Hezekiah’s Tunnel then on to Bethlehem


Pool of Siloam


You can see how deep the water was

This was one of those places you can read about but need to experience it to grasp it.  Starting from the City of David, it was built to bring water from the Gihon Spring to the Pool of Siloam in Jerusalem and still has water running through it (in some places the water was 2 to 3 feet deep).  We changed into shorts and talked our way around the “water shoes required” policy and entered the tunnel.  For the next 20 minutes we walked in cold water exploring the 1,760 feet long passage that was chipped out by two gangs of workmen began at each end and worked towards the center.


Dark and small at times


We used our phones as flashlights to guide our way through this cramped and very dark passage way.


We exited the cool tunnels to the heat of the city and

King David  (1 of 1)

A view from inside theTower of David

opted for a taxi to the Tower of David.  We had passed it several times over the last two days, but never catching a time when it was open.  The Tower of David is a real castle complete with DSC_3883 everything two boys would want in a fortress.


The view of the city for the upper part of the tower was a great way to finish our time in Jerusalem.DSC_3885


Once again we picked up lunch on the run to eat on the ride to Bethlehem, which we had set up the night before. In Bethlehem we visited the Nativity Church as the Mosque of Omar across the street call the “faithful to prayer”. 20140502_131332


There must have been no room in the mosque, because we were in the middle of large group of Muslim praying all over the place.  There were Muslims praying, in from to the church, in front of the Mosque, in the court yards, in a parking lot, on the sidewalks and streets, as we entered the birth place of Jesus.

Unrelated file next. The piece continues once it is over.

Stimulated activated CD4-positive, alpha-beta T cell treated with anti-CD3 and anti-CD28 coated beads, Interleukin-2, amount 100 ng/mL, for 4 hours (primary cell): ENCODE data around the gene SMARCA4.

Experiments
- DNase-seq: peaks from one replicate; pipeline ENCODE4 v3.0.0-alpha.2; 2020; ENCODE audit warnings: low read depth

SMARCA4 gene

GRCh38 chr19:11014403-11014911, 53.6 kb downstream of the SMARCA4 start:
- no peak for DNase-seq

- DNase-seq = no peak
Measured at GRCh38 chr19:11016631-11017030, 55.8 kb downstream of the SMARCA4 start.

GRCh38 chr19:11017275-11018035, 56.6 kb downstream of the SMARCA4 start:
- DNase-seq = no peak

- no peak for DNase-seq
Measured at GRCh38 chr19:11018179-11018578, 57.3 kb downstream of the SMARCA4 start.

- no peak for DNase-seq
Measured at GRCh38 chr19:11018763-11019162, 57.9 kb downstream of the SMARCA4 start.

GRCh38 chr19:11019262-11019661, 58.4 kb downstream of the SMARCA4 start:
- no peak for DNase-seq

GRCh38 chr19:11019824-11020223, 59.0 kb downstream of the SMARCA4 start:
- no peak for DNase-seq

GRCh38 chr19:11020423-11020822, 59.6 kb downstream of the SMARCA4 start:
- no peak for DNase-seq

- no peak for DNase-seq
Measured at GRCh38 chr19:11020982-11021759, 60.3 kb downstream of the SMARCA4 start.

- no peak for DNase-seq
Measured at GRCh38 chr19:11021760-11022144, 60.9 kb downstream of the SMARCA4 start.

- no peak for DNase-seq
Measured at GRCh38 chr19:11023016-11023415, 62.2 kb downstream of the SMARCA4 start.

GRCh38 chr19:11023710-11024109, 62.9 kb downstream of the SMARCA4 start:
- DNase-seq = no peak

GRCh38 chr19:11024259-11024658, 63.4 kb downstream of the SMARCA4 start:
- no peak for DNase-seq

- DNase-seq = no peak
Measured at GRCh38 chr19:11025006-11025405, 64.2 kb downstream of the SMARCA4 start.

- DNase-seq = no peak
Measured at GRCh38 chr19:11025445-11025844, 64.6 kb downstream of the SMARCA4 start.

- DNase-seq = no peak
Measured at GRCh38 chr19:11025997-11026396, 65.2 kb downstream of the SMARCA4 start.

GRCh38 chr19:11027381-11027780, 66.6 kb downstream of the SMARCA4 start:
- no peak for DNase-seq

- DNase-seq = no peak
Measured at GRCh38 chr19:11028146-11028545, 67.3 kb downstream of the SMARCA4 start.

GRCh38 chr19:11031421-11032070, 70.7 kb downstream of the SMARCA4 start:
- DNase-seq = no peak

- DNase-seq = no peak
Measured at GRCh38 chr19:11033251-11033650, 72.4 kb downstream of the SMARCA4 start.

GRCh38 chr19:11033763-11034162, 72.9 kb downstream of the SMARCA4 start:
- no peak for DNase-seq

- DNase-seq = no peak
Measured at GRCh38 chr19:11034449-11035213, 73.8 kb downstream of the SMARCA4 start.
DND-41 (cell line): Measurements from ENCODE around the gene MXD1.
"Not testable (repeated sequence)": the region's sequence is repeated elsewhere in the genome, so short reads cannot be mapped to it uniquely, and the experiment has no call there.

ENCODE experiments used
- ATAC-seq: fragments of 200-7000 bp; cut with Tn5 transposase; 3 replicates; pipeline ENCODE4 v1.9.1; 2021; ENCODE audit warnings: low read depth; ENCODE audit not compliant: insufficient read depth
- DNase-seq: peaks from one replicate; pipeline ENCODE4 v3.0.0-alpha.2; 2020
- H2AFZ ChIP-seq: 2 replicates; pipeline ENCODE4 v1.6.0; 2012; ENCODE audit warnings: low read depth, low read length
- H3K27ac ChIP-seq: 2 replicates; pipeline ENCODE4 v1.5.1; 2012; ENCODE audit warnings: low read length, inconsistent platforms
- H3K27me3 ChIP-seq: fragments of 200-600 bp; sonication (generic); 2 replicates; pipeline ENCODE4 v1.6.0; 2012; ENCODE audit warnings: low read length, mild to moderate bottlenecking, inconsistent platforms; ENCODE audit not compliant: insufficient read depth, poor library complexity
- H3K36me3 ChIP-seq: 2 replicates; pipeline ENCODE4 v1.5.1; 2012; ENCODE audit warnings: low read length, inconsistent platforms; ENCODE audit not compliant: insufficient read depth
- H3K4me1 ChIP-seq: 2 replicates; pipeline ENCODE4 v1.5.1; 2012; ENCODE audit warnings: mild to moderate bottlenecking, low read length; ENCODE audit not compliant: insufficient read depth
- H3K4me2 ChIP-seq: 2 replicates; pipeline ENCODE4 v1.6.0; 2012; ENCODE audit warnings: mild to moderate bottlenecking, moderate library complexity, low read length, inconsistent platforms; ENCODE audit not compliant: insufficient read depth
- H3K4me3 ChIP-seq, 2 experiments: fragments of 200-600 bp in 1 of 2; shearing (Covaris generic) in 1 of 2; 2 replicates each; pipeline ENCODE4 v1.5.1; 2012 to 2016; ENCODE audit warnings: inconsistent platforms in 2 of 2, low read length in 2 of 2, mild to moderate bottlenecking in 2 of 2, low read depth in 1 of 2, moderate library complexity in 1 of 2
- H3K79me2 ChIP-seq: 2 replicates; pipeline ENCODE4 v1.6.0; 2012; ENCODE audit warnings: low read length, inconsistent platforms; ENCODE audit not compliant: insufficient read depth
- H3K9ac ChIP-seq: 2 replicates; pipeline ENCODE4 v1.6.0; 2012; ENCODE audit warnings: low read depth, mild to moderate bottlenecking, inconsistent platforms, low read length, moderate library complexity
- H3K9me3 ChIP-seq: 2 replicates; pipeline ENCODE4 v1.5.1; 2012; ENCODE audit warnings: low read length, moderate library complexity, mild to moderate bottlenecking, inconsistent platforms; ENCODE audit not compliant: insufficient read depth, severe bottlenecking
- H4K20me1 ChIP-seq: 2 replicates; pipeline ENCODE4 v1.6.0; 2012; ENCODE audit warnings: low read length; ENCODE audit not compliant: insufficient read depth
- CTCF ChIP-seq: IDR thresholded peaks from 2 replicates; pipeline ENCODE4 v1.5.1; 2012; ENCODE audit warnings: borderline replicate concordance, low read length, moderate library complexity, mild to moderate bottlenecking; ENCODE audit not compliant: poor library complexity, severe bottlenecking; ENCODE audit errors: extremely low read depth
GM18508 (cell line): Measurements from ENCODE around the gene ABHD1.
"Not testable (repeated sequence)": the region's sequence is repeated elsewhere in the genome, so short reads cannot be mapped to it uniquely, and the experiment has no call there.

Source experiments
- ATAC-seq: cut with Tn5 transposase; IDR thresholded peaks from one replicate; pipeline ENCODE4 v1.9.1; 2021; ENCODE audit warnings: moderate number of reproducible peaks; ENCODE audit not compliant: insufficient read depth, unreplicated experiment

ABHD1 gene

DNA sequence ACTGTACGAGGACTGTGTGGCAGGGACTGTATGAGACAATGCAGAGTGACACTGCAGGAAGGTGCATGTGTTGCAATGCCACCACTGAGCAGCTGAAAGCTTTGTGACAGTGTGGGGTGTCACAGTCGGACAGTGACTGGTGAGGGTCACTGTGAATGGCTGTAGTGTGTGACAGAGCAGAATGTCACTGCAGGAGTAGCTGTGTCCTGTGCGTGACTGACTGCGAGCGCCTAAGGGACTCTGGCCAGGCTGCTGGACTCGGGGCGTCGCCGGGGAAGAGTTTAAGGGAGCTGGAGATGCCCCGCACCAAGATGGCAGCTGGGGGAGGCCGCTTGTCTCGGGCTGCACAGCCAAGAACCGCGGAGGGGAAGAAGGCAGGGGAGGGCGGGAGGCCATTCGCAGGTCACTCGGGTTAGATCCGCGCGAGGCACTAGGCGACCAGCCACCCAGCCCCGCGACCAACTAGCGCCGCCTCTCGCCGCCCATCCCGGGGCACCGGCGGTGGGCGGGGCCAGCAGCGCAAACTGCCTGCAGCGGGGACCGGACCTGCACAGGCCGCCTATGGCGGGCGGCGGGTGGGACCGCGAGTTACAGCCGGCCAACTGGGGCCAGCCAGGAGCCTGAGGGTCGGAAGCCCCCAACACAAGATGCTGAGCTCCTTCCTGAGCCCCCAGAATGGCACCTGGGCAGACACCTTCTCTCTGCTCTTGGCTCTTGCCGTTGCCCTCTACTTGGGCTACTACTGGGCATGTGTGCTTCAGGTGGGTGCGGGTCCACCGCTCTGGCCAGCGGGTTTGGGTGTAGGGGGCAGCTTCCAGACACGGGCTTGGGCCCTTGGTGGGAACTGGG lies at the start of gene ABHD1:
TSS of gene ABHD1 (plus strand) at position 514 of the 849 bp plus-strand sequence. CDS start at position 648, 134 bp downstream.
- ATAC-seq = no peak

From Bethlehem, back through Jerusalem and on to Tel Aviv and finally the Airport.  We were stopped at only one check point as we made our way out of a region I left more confused about then when I entered.  I had read several books on the history, and politics of the region before our tip and still had trouble explaining things to Jake and myself. Everything is so intertwined and so many things have multiple answers to the same question.
The Holy Land

About JSH

There are more than 195 countries in the world by my count and I want to see them all before they all start to look the same – The United Nations has 192 members, but they do not recognized two independent countries, the Vatican City and Kosovo. U.S. Department of State recognizes 194 independent countries around the world, but their list has a political agenda and is missing Taiwan. All of this is without getting into the dozens of territories and colonies that are sometimes called “countries” such as Puerto Rico, Bermuda, Greenland, Palestine, Western Sahara, and even the components of the United Kingdom (such as Northern Ireland, Scotland, Wales, and England) and without counting states and provinces like Texas and Montréal that think they are independent countries. No madder how you count or tag them they are changing, starting to look the same and losing a little bit of themself every day. I do not want to see the world through the eyes of Las Vegas or Disney, like reading the Cliff Notes of a Hemingway novel; you get the idea but miss the point! Life is short, but how long live is up to you…
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